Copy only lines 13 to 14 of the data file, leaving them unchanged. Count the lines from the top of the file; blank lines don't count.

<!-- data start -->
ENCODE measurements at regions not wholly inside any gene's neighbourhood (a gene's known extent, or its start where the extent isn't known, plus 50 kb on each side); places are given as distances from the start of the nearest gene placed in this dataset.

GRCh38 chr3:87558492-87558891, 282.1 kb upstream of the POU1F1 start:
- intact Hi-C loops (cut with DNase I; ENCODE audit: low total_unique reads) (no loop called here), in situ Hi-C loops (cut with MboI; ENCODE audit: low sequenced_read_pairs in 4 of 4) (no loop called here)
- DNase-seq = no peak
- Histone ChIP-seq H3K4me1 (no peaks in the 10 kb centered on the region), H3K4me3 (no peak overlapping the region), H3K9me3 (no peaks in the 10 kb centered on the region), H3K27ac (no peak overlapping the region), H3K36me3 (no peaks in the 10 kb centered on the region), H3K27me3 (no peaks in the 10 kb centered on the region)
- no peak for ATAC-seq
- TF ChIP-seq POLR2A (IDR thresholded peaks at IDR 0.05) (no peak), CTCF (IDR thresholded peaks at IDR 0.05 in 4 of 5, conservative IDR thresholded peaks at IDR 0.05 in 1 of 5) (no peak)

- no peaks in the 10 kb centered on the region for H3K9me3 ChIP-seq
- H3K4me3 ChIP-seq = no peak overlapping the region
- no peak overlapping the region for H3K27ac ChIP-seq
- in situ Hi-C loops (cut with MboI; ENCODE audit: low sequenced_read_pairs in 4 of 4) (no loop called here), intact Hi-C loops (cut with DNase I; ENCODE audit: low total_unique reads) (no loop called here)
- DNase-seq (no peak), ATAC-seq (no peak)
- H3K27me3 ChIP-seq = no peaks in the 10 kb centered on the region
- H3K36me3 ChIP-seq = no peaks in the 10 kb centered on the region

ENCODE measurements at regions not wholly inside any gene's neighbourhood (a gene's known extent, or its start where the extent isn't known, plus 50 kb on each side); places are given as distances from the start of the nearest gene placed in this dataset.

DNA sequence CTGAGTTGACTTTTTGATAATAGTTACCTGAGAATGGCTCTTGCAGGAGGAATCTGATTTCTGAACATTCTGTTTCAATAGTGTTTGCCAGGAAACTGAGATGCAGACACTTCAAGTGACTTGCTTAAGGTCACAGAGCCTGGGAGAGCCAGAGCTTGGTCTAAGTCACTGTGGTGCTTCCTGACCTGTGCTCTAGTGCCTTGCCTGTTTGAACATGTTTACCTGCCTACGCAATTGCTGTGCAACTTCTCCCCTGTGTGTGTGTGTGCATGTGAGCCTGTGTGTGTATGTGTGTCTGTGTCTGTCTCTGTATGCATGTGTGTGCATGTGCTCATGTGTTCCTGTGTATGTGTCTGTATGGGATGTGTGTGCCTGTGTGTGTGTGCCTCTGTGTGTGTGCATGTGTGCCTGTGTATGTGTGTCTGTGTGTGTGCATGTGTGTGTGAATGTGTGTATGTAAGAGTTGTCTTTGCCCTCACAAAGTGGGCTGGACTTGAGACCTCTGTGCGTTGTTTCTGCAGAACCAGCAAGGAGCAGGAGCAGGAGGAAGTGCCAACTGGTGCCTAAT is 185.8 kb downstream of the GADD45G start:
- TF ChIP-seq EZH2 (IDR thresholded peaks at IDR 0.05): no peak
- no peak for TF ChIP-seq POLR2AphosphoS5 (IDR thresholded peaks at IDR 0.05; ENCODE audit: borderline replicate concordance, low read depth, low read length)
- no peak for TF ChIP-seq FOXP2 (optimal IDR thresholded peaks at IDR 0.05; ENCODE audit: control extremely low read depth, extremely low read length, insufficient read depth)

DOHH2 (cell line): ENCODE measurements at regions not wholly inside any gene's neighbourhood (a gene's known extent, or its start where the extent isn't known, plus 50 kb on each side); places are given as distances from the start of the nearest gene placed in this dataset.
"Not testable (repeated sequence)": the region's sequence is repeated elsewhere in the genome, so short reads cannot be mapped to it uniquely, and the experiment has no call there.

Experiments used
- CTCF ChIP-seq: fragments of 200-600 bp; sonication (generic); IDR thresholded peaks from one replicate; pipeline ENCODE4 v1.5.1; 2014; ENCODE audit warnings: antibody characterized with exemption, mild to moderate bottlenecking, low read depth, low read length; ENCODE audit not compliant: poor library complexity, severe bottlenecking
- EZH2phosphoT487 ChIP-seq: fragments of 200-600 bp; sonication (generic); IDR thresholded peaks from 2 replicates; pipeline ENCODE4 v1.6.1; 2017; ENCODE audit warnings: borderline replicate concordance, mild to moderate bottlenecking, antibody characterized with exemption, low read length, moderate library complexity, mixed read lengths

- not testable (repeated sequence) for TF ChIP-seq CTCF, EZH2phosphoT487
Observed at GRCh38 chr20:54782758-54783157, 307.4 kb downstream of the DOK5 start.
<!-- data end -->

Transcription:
- H3K27me3 ChIP-seq = no peaks in the 10 kb centered on the region
- H3K36me3 ChIP-seq = no peaks in the 10 kb centered on the region